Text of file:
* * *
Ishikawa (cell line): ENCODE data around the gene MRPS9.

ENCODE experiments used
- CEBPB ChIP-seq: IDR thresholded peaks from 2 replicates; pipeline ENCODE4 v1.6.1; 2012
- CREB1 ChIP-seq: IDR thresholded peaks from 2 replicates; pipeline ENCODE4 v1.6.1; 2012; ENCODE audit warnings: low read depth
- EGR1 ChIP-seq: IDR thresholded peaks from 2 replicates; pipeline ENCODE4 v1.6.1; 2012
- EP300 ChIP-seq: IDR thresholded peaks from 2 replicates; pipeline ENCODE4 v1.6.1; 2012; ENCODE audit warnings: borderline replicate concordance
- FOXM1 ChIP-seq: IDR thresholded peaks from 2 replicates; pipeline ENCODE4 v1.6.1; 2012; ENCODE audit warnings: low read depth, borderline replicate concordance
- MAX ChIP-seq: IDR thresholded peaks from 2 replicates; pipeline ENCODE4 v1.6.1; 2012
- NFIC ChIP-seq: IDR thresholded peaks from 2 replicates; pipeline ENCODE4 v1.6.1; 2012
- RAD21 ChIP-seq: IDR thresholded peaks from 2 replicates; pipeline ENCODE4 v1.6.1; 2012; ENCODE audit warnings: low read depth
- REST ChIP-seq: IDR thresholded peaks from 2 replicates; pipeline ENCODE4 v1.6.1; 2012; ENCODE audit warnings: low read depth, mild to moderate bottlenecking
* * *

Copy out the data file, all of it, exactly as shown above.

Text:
Ishikawa (cell line): ENCODE data around the gene MRPS9.

ENCODE experiments used
- CEBPB ChIP-seq: IDR thresholded peaks from 2 replicates; pipeline ENCODE4 v1.6.1; 2012
- CREB1 ChIP-seq: IDR thresholded peaks from 2 replicates; pipeline ENCODE4 v1.6.1; 2012; ENCODE audit warnings: low read depth
- EGR1 ChIP-seq: IDR thresholded peaks from 2 replicates; pipeline ENCODE4 v1.6.1; 2012
- EP300 ChIP-seq: IDR thresholded peaks from 2 replicates; pipeline ENCODE4 v1.6.1; 2012; ENCODE audit warnings: borderline replicate concordance
- FOXM1 ChIP-seq: IDR thresholded peaks from 2 replicates; pipeline ENCODE4 v1.6.1; 2012; ENCODE audit warnings: low read depth, borderline replicate concordance
- MAX ChIP-seq: IDR thresholded peaks from 2 replicates; pipeline ENCODE4 v1.6.1; 2012
- NFIC ChIP-seq: IDR thresholded peaks from 2 replicates; pipeline ENCODE4 v1.6.1; 2012
- RAD21 ChIP-seq: IDR thresholded peaks from 2 replicates; pipeline ENCODE4 v1.6.1; 2012; ENCODE audit warnings: low read depth
- REST ChIP-seq: IDR thresholded peaks from 2 replicates; pipeline ENCODE4 v1.6.1; 2012; ENCODE audit warnings: low read depth, mild to moderate bottlenecking